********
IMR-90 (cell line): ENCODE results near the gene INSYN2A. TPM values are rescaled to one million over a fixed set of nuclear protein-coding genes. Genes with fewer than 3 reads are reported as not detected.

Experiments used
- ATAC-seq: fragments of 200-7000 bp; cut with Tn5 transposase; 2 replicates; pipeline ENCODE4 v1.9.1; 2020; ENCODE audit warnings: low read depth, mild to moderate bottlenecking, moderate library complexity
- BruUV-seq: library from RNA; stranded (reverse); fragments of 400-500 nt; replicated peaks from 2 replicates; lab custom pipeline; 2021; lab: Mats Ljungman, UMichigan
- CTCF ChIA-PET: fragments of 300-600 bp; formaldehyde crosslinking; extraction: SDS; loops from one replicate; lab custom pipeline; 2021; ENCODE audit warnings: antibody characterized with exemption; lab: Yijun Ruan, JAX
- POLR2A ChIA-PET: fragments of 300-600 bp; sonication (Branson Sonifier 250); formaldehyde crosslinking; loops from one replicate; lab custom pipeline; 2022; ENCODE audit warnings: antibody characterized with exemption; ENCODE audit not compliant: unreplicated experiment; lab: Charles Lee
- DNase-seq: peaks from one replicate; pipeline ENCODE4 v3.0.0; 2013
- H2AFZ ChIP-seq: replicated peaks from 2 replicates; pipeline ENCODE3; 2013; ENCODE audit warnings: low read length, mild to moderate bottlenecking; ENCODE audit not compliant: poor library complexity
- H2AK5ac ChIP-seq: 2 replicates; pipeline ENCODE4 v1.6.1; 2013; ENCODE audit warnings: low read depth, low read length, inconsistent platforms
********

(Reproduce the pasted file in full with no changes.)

IMR-90 (cell line): ENCODE results near the gene INSYN2A. TPM values are rescaled to one million over a fixed set of nuclear protein-coding genes. Genes with fewer than 3 reads are reported as not detected.

Experiments used
- ATAC-seq: fragments of 200-7000 bp; cut with Tn5 transposase; 2 replicates; pipeline ENCODE4 v1.9.1; 2020; ENCODE audit warnings: low read depth, mild to moderate bottlenecking, moderate library complexity
- BruUV-seq: library from RNA; stranded (reverse); fragments of 400-500 nt; replicated peaks from 2 replicates; lab custom pipeline; 2021; lab: Mats Ljungman, UMichigan
- CTCF ChIA-PET: fragments of 300-600 bp; formaldehyde crosslinking; extraction: SDS; loops from one replicate; lab custom pipeline; 2021; ENCODE audit warnings: antibody characterized with exemption; lab: Yijun Ruan, JAX
- POLR2A ChIA-PET: fragments of 300-600 bp; sonication (Branson Sonifier 250); formaldehyde crosslinking; loops from one replicate; lab custom pipeline; 2022; ENCODE audit warnings: antibody characterized with exemption; ENCODE audit not compliant: unreplicated experiment; lab: Charles Lee
- DNase-seq: peaks from one replicate; pipeline ENCODE4 v3.0.0; 2013
- H2AFZ ChIP-seq: replicated peaks from 2 replicates; pipeline ENCODE3; 2013; ENCODE audit warnings: low read length, mild to moderate bottlenecking; ENCODE audit not compliant: poor library complexity
- H2AK5ac ChIP-seq: 2 replicates; pipeline ENCODE4 v1.6.1; 2013; ENCODE audit warnings: low read depth, low read length, inconsistent platforms